Session

Weekend Session 3: Science/Mission Payloads - Research & Academia I

Location

Utah State University, Logan, UT

Abstract

OPS-SAT is a 3U CubeSat launched by the European Space Agency (ESA) on December 18, 2019. It is the first nanosatellite to be directly owned and operated by ESA. The spacecraft is a flying platform that is easily accessible to European industry, institutions, and individuals enabling rapid prototyping, testing, and validation of their software and firmware experiments in space at no cost and no bureaucracy. Conceived to break the “has not flown, will not fly” cycle, OPS-SAT has spearheaded many firsts in both space and ground segments. For instance, its uplink rate is four times higher than any ESA spacecraft; it employs never before flown communication protocols, and it implements new ESA patents. Proven and standard approaches to space operations are difficult to break away from in a sector that epitomizes risk-averseness. This is particularly true with how packet telemetry and telecommand are addressed using the Packet Utilization Standard (PUS). OPS-SAT has set aside PUS in favor of a standard that is currently being defined by the Consultative Committee for Space Data Systems (CCSDS), that is, MO Services and the File Delivery Protocol (CFDP)’s file-based operations. OPS-SAT is the first in-orbit demonstration of fully MO-based on-board software and ground implementations. With over 220 experiment proposals submitted, a robust file transfer and management system greatly reduces the complexity and cost of operating multiple on-board software instances that must reliably deliver results back to experimenters. This paper details the design, implementation, and operations of the MO Services and CFDP on OPS-SAT. It presents the benefits of developing, deploying, and maintaining the MO/MAL ground infrastructure with OPS-SAT as a case study. Lessons learned as well as recommendations from the spacecraft’s flight-proven experience in adopting and operationalising the standard are presented as invaluable feedback for future missions as well as for CCSDS ongoing development of the standard.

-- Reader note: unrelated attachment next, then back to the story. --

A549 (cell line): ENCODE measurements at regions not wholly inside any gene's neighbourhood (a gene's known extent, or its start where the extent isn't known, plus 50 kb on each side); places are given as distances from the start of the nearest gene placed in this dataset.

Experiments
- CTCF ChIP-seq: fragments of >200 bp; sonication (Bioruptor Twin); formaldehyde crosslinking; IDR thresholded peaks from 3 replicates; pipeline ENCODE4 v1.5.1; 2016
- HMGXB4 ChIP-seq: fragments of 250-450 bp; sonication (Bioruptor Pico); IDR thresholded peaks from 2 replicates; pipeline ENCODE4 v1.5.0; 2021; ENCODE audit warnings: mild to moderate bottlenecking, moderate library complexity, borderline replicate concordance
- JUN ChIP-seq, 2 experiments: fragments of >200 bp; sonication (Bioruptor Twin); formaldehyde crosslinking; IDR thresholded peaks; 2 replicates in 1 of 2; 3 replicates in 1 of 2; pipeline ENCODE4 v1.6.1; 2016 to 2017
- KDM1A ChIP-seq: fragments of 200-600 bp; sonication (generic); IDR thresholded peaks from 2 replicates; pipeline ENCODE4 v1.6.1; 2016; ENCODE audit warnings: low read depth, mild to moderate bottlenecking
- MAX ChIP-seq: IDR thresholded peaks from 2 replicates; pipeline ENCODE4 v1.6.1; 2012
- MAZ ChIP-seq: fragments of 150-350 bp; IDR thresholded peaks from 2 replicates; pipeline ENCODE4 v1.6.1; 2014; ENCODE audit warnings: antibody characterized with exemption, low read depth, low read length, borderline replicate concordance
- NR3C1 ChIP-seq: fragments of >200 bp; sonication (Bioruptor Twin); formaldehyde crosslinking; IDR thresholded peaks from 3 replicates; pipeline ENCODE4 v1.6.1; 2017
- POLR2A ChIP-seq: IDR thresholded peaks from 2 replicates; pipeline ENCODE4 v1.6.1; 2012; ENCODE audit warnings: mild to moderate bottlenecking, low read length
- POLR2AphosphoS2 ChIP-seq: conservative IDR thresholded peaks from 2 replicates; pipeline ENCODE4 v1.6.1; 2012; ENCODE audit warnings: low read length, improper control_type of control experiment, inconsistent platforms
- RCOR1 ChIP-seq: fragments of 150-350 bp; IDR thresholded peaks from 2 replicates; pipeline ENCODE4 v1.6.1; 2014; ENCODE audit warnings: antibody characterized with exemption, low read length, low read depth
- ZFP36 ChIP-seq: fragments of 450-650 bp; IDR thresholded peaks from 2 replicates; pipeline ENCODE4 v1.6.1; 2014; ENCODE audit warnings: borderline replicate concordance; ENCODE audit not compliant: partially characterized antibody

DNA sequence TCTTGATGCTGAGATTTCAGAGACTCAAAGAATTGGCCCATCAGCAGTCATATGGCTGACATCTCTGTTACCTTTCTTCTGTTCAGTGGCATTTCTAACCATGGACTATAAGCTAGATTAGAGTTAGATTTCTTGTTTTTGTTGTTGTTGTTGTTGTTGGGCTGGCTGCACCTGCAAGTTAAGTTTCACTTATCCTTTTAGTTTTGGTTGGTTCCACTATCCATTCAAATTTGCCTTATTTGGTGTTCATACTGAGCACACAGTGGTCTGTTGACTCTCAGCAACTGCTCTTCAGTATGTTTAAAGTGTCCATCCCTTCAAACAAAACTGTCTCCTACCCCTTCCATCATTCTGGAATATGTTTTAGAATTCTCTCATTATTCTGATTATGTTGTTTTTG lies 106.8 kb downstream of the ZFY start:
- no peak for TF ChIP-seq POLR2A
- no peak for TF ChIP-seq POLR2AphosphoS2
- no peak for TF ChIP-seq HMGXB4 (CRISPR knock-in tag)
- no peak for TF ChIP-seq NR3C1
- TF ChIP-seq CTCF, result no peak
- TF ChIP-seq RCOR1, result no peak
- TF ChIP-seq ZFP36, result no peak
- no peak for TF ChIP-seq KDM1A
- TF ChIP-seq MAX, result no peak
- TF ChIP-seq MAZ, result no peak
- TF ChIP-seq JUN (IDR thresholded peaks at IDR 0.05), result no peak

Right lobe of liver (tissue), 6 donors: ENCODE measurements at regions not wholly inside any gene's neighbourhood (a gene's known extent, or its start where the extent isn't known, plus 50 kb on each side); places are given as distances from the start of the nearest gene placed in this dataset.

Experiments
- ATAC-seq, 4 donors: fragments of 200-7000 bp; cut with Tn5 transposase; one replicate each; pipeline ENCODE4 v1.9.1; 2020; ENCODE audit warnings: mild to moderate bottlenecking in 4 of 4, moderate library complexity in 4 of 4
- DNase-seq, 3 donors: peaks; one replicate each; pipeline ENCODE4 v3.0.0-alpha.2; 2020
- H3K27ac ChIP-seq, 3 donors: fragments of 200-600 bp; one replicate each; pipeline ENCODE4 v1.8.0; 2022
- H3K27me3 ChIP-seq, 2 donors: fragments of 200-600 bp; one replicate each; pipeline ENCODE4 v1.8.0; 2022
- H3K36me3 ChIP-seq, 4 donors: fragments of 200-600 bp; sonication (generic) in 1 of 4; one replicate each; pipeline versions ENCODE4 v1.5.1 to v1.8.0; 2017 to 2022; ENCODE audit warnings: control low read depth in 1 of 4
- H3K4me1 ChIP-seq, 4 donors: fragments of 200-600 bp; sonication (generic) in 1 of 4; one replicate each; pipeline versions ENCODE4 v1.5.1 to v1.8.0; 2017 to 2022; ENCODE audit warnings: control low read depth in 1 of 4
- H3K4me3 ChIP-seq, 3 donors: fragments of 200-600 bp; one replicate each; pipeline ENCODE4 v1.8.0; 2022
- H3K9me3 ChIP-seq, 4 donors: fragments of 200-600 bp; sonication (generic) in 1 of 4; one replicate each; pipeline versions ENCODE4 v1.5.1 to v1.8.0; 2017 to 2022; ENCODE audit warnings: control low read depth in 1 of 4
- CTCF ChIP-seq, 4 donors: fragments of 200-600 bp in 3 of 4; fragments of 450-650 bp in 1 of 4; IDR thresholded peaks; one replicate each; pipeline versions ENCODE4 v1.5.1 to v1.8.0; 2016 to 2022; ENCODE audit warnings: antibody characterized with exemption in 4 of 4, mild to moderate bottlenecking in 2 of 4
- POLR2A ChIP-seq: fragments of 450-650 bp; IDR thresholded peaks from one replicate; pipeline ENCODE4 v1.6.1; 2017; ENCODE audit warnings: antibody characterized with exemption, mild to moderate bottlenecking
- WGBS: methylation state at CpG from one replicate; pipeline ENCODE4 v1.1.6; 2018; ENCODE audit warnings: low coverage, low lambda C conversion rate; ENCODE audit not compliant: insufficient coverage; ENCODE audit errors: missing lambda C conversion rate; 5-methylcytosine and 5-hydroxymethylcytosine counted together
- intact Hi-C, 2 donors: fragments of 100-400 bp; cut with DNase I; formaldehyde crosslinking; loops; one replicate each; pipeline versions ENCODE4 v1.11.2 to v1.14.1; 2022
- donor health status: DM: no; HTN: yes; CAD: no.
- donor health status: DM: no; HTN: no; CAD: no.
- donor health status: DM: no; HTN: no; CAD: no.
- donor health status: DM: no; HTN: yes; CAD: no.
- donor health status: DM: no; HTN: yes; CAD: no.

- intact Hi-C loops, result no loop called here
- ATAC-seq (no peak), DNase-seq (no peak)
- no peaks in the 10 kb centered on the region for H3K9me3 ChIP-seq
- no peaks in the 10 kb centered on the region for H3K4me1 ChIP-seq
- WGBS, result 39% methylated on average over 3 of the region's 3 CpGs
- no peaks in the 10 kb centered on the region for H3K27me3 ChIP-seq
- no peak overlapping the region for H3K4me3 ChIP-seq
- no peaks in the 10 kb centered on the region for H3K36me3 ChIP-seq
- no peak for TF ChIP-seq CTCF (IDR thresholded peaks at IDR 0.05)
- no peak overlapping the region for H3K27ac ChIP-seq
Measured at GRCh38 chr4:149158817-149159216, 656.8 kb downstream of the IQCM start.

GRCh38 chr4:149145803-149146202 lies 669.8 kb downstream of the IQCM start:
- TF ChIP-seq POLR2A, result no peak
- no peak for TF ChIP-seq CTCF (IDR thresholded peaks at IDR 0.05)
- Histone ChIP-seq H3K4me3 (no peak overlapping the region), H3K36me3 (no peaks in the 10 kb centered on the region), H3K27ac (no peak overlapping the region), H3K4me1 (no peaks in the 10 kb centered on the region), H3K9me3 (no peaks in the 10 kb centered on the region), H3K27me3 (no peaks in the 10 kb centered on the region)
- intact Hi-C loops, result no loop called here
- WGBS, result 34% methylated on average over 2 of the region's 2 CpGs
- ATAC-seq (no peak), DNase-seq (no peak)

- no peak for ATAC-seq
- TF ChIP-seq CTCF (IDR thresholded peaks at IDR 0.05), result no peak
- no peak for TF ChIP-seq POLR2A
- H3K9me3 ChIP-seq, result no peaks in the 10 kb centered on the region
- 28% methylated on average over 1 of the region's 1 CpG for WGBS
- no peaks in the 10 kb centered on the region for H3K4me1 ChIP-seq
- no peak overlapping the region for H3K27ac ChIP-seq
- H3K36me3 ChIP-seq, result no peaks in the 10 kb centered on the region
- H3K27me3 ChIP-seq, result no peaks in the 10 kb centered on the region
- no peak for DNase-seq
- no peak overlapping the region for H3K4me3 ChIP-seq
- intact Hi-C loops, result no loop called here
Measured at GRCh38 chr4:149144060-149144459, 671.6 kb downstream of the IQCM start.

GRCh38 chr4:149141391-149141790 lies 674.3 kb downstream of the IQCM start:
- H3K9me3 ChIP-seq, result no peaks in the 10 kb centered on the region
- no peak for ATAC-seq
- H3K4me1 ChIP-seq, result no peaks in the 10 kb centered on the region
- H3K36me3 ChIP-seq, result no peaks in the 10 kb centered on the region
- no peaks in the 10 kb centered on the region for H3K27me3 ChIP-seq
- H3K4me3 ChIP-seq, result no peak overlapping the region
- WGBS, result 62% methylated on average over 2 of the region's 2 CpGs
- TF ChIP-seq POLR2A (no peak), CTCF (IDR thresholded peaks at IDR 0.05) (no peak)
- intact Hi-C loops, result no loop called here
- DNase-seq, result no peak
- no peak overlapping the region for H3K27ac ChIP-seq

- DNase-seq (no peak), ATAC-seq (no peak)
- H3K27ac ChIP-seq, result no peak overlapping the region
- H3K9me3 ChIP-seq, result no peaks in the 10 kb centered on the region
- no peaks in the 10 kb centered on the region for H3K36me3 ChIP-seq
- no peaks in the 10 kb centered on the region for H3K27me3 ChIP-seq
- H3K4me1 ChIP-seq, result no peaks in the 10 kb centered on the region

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Aug 6th, 5:15 PM

MO Services and CFDP in Action on OPS-SAT

Utah State University, Logan, UT

OPS-SAT is a 3U CubeSat launched by the European Space Agency (ESA) on December 18, 2019. It is the first nanosatellite to be directly owned and operated by ESA. The spacecraft is a flying platform that is easily accessible to European industry, institutions, and individuals enabling rapid prototyping, testing, and validation of their software and firmware experiments in space at no cost and no bureaucracy. Conceived to break the “has not flown, will not fly” cycle, OPS-SAT has spearheaded many firsts in both space and ground segments. For instance, its uplink rate is four times higher than any ESA spacecraft; it employs never before flown communication protocols, and it implements new ESA patents. Proven and standard approaches to space operations are difficult to break away from in a sector that epitomizes risk-averseness. This is particularly true with how packet telemetry and telecommand are addressed using the Packet Utilization Standard (PUS). OPS-SAT has set aside PUS in favor of a standard that is currently being defined by the Consultative Committee for Space Data Systems (CCSDS), that is, MO Services and the File Delivery Protocol (CFDP)’s file-based operations. OPS-SAT is the first in-orbit demonstration of fully MO-based on-board software and ground implementations. With over 220 experiment proposals submitted, a robust file transfer and management system greatly reduces the complexity and cost of operating multiple on-board software instances that must reliably deliver results back to experimenters. This paper details the design, implementation, and operations of the MO Services and CFDP on OPS-SAT. It presents the benefits of developing, deploying, and maintaining the MO/MAL ground infrastructure with OPS-SAT as a case study. Lessons learned as well as recommendations from the spacecraft’s flight-proven experience in adopting and operationalising the standard are presented as invaluable feedback for future missions as well as for CCSDS ongoing development of the standard.